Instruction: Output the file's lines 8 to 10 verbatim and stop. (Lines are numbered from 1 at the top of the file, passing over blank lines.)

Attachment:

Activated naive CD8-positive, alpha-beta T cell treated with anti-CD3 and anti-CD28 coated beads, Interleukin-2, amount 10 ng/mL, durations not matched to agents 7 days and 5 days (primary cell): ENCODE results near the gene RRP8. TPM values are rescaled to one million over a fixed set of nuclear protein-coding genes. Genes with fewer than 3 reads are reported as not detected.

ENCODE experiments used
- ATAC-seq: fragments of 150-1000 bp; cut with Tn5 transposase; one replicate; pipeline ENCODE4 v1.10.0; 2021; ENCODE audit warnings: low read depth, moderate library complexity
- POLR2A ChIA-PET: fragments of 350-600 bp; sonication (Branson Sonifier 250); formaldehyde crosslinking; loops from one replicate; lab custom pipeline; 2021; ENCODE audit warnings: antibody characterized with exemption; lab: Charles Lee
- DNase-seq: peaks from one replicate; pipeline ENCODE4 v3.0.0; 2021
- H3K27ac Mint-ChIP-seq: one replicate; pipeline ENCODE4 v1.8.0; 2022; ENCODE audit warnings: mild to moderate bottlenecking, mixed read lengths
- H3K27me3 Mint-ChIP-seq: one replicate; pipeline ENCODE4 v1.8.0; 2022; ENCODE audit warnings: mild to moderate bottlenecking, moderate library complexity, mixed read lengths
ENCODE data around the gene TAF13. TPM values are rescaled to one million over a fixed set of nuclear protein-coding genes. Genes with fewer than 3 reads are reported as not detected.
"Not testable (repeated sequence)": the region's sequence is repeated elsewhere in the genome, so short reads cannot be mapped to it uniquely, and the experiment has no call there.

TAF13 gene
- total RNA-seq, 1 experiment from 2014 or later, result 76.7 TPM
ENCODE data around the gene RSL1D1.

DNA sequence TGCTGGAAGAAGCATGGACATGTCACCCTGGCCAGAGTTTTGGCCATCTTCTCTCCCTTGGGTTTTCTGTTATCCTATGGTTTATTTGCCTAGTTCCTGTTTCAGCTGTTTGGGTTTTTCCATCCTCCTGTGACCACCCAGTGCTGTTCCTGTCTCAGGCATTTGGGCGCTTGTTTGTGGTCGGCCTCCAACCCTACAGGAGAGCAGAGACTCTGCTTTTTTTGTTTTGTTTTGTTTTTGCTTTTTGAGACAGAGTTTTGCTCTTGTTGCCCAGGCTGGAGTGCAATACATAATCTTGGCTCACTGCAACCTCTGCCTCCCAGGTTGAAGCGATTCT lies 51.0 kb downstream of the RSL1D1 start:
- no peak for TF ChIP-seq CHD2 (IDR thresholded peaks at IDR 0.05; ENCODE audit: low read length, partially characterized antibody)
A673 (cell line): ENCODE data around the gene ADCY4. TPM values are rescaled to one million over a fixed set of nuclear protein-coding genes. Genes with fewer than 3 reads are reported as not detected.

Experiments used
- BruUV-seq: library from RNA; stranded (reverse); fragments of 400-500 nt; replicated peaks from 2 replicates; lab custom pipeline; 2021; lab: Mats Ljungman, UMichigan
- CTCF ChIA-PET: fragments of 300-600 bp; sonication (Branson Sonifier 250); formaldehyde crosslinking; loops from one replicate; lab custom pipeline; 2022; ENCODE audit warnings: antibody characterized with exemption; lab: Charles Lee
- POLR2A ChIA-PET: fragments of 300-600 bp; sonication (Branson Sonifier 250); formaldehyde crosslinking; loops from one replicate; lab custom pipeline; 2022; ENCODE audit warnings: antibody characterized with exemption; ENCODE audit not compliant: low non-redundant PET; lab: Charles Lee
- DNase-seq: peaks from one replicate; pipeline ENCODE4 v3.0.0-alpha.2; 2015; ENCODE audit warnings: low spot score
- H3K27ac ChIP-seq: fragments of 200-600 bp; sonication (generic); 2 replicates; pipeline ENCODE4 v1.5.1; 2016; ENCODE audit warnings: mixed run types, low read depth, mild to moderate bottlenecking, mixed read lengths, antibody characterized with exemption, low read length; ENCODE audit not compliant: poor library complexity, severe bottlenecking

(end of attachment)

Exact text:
ENCODE data around the gene TAF13. TPM values are rescaled to one million over a fixed set of nuclear protein-coding genes. Genes with fewer than 3 reads are reported as not detected.
"Not testable (repeated sequence)": the region's sequence is repeated elsewhere in the genome, so short reads cannot be mapped to it uniquely, and the experiment has no call there.

TAF13 gene